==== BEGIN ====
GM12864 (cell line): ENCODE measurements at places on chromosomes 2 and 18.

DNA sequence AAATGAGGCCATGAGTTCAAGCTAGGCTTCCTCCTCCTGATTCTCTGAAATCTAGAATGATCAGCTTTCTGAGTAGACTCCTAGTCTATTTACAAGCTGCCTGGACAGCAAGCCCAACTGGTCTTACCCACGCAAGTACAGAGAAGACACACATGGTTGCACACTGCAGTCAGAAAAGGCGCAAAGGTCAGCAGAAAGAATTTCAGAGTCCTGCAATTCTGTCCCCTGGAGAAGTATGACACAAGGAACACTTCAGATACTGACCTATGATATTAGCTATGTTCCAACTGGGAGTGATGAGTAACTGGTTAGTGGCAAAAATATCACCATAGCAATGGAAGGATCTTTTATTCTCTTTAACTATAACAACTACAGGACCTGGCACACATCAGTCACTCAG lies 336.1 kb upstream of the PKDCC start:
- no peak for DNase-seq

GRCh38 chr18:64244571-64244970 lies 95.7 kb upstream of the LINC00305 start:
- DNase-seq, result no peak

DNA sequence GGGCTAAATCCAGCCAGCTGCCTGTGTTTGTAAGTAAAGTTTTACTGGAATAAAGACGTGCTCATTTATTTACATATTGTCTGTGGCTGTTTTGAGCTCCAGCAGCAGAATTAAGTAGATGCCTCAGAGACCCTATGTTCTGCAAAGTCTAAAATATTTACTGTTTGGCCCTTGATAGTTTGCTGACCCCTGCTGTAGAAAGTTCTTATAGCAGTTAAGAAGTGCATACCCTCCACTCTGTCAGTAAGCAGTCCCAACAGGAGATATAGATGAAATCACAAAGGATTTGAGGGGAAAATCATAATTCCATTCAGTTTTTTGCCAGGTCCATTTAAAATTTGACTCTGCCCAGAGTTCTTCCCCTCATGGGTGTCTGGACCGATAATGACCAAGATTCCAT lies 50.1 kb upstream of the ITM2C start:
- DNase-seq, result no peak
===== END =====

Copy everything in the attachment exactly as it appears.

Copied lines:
GM12864 (cell line): ENCODE measurements at places on chromosomes 2 and 18.

DNA sequence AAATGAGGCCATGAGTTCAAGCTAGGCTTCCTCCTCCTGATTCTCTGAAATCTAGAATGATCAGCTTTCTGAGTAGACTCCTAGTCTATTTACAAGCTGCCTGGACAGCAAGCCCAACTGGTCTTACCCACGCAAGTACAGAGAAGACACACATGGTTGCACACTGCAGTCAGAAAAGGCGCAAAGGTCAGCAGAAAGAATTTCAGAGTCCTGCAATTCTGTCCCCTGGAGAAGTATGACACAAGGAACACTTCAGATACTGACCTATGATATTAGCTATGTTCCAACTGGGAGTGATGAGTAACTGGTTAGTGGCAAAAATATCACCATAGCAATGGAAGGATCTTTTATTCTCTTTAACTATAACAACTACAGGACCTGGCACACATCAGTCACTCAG lies 336.1 kb upstream of the PKDCC start:
- no peak for DNase-seq

GRCh38 chr18:64244571-64244970 lies 95.7 kb upstream of the LINC00305 start:
- DNase-seq, result no peak

DNA sequence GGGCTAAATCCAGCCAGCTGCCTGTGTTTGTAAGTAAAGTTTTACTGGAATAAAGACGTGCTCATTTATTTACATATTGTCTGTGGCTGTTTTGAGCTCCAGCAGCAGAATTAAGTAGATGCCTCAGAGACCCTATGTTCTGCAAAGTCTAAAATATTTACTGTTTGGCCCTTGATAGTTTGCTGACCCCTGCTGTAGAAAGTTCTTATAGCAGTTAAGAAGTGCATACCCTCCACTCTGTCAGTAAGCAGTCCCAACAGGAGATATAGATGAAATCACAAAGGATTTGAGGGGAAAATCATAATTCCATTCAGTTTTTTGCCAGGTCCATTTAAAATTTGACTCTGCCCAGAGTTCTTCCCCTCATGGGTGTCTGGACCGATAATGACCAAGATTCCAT lies 50.1 kb upstream of the ITM2C start:
- DNase-seq, result no peak